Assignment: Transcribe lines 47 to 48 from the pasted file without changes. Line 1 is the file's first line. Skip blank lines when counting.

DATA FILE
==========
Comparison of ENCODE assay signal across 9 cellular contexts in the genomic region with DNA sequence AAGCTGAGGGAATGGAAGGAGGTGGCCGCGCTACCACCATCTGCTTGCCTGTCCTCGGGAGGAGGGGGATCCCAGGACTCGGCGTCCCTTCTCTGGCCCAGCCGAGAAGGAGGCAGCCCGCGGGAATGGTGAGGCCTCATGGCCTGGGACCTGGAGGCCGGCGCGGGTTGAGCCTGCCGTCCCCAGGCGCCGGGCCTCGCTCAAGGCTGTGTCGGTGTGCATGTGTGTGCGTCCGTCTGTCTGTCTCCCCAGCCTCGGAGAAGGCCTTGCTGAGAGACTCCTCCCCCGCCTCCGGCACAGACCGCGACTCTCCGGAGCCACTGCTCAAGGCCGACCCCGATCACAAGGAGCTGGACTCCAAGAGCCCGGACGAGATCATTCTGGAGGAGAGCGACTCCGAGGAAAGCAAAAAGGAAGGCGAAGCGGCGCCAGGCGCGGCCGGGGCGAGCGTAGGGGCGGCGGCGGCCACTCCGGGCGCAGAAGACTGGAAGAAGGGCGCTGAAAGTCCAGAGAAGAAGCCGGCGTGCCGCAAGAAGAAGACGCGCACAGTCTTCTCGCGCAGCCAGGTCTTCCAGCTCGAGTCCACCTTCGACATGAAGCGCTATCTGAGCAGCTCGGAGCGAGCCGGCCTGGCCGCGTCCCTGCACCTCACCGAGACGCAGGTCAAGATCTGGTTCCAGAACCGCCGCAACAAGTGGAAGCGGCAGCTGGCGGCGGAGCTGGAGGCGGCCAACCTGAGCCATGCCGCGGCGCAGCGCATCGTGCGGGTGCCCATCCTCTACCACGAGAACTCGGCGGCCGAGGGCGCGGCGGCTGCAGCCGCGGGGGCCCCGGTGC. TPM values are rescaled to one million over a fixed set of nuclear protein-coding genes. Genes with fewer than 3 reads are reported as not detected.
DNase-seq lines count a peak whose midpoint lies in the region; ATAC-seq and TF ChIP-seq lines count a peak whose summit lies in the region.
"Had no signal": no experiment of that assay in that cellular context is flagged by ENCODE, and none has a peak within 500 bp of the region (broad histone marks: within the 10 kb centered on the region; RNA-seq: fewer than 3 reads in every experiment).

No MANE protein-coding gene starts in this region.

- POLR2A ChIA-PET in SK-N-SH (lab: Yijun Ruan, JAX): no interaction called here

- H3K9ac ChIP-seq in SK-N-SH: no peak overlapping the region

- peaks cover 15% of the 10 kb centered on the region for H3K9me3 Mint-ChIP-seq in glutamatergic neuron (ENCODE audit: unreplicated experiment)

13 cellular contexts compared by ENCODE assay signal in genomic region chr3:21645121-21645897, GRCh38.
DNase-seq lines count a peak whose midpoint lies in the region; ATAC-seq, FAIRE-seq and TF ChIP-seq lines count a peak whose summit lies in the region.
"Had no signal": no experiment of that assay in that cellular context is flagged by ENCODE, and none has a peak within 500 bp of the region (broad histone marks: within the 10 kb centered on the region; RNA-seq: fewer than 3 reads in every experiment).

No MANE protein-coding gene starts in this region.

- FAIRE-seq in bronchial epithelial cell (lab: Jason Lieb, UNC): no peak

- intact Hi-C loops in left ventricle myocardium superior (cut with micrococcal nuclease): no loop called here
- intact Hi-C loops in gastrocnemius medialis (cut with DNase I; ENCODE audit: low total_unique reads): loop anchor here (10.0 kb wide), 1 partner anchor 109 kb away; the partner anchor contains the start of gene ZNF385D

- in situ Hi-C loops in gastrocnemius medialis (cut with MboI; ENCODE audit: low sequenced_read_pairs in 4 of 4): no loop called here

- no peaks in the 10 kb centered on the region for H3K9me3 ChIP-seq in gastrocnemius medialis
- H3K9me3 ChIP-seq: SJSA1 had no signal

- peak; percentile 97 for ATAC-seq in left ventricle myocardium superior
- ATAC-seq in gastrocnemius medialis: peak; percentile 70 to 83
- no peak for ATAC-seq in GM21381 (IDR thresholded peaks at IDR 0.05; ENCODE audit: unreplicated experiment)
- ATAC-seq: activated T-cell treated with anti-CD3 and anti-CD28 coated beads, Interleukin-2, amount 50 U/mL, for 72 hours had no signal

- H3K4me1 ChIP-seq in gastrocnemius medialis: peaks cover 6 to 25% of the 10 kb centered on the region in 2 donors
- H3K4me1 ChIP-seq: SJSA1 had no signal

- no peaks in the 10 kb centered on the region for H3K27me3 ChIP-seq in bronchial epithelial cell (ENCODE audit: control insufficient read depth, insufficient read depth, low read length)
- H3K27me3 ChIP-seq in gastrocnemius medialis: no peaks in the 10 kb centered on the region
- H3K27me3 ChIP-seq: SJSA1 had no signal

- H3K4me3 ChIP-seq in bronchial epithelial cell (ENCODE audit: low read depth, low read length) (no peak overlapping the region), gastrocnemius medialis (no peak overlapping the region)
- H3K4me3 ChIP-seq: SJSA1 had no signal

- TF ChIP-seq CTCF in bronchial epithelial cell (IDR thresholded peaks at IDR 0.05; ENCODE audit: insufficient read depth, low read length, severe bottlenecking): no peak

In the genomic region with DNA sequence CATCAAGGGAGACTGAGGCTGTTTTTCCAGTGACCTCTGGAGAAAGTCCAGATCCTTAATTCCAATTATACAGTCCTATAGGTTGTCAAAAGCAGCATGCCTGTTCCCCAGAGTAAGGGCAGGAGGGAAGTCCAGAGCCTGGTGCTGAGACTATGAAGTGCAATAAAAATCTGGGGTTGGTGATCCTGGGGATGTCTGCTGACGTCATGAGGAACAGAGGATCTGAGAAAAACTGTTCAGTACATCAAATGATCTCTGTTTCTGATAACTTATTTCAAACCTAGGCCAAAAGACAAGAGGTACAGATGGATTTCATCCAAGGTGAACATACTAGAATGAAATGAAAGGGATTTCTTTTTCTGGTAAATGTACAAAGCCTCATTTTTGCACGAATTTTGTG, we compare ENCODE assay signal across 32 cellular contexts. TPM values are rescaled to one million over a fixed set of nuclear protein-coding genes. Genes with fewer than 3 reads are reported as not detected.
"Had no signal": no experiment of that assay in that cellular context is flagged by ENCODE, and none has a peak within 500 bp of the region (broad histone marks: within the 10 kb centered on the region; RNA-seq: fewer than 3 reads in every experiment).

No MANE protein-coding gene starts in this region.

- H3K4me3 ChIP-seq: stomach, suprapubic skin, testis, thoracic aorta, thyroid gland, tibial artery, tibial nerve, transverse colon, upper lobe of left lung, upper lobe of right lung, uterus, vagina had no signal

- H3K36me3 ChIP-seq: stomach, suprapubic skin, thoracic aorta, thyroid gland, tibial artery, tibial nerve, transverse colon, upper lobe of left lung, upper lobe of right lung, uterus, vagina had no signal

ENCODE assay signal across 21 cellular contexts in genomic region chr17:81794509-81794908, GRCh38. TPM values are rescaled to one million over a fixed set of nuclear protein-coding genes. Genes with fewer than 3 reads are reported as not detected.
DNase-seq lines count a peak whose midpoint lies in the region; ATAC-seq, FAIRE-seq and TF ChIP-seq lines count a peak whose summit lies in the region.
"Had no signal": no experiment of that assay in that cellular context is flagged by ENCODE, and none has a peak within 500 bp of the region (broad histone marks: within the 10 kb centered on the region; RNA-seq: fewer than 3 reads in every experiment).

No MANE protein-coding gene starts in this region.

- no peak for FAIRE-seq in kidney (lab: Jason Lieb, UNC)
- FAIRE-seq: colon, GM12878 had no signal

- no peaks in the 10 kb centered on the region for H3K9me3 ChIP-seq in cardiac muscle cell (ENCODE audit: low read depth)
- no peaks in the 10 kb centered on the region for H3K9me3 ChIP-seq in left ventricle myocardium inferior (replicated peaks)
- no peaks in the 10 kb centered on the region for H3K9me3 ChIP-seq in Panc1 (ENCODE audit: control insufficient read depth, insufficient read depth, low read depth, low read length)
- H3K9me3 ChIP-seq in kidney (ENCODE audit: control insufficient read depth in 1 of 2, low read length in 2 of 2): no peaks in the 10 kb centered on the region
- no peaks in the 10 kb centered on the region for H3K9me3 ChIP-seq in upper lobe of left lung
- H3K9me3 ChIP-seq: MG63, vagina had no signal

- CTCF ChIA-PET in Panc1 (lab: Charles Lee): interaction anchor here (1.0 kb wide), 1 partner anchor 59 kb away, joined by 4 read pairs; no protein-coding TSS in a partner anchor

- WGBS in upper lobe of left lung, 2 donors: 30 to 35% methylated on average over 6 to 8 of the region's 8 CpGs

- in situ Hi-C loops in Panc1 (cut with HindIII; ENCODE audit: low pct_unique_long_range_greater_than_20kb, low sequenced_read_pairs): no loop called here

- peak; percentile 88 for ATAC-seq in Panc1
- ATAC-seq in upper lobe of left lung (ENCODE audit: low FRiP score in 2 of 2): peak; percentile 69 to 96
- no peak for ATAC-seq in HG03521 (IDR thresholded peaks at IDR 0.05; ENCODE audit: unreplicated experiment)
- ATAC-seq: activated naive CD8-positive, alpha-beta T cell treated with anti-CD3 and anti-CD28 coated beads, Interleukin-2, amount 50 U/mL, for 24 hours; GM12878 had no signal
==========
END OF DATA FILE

- CTCF ChIA-PET in Panc1 (lab: Charles Lee): interaction anchor here (1.0 kb wide), 1 partner anchor 59 kb away, joined by 4 read pairs; no protein-coding TSS in a partner anchor

- WGBS in upper lobe of left lung, 2 donors: 30 to 35% methylated on average over 6 to 8 of the region's 8 CpGs